During “The Trial of the Plant” in the Pretoria High Court in July and August next year, evidence will give citizens and politicians a solid foundation with which to decide future policy.
South Africa has a strong judiciary, a Bill of Rights and a liberal constitution. These democratic tools give us the right to make up our own minds about cannabis, despite our government’s Brics affiliations putting them in a drug policy bed with the patriarchs of prohibition, Russia and China.
By making a statement that moves in the right direction, the CDA has inadvertently published a call to action. Now there is little room for the “gateway theory” or its lame counterparts, as the bigger question of what legal cannabis will look like in South Africa takes centre stage.
Will other political parties join the EFF in the legalisation debate and will these parties follow through with their promises after elections? Will South Africans come out of the cannabis closet?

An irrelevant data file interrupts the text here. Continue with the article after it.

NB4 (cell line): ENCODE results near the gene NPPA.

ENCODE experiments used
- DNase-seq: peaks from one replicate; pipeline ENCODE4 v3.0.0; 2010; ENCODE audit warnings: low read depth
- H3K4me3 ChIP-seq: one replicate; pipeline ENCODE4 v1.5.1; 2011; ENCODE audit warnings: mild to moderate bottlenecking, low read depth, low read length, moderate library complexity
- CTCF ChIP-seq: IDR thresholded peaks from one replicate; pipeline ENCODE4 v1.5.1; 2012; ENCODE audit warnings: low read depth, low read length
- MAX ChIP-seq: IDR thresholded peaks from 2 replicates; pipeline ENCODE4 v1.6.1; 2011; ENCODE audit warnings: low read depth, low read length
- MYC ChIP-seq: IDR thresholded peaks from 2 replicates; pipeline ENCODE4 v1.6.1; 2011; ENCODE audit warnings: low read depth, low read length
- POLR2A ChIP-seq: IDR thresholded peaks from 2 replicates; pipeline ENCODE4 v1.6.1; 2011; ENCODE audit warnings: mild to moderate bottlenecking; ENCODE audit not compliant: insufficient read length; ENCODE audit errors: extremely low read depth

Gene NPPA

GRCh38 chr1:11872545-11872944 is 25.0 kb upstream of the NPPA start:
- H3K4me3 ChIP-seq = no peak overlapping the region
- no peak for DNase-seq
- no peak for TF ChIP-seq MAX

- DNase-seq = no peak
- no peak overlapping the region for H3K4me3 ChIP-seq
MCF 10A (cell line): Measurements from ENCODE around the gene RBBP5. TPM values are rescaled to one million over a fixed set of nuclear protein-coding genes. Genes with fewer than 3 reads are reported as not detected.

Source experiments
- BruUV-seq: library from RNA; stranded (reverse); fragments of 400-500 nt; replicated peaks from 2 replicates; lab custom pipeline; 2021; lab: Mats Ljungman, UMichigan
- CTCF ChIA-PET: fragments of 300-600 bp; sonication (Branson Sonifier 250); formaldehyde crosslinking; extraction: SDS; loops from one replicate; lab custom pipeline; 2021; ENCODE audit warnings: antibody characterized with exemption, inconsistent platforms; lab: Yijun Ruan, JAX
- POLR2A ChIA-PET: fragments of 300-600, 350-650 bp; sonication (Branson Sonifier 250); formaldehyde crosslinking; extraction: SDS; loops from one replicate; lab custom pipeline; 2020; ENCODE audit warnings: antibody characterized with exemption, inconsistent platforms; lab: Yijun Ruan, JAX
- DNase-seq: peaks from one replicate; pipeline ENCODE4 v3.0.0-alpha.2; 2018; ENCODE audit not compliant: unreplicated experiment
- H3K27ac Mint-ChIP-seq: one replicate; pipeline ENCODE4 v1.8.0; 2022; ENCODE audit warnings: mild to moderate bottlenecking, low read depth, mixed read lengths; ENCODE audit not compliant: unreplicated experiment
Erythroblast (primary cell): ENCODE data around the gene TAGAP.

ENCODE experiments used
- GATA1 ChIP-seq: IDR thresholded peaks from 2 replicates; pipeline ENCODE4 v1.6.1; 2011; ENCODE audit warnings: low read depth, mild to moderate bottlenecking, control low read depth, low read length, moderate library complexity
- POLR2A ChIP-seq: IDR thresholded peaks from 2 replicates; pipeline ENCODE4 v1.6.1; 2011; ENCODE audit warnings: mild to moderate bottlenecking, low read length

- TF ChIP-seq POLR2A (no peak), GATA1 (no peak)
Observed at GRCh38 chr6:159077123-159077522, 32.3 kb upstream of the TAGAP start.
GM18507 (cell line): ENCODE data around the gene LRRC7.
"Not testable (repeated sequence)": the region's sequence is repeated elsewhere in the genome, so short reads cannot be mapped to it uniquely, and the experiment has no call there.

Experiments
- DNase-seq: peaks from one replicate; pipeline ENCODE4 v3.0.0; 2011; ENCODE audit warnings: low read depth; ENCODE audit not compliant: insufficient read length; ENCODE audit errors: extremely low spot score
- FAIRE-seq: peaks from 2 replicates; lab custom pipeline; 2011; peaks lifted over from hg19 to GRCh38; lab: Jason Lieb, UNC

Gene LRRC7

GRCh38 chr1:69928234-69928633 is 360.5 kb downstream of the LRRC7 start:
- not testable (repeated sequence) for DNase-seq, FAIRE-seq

Once we win in court, we will use the massive public support gained to make sure Parliament changes the law for all South Africans for all uses of this plant.
More than 50% of South Africans want cannabis law reform. The time is right for South Africans to contribute to a mature debate that informs the undecided and leaves the naysayers arguing on the wrong side of history. (Until they get sick and want to try cannabis medicine as a last resort, of course!)
Questions remain but the debate has just moved up a notch. Is this the death knell of the last apartheid law?
* Myrtle Clarke and Julian Stobbs are also known as The Dagga Couple, and represent Fields of Green for ALL, a cannabis legislation NPC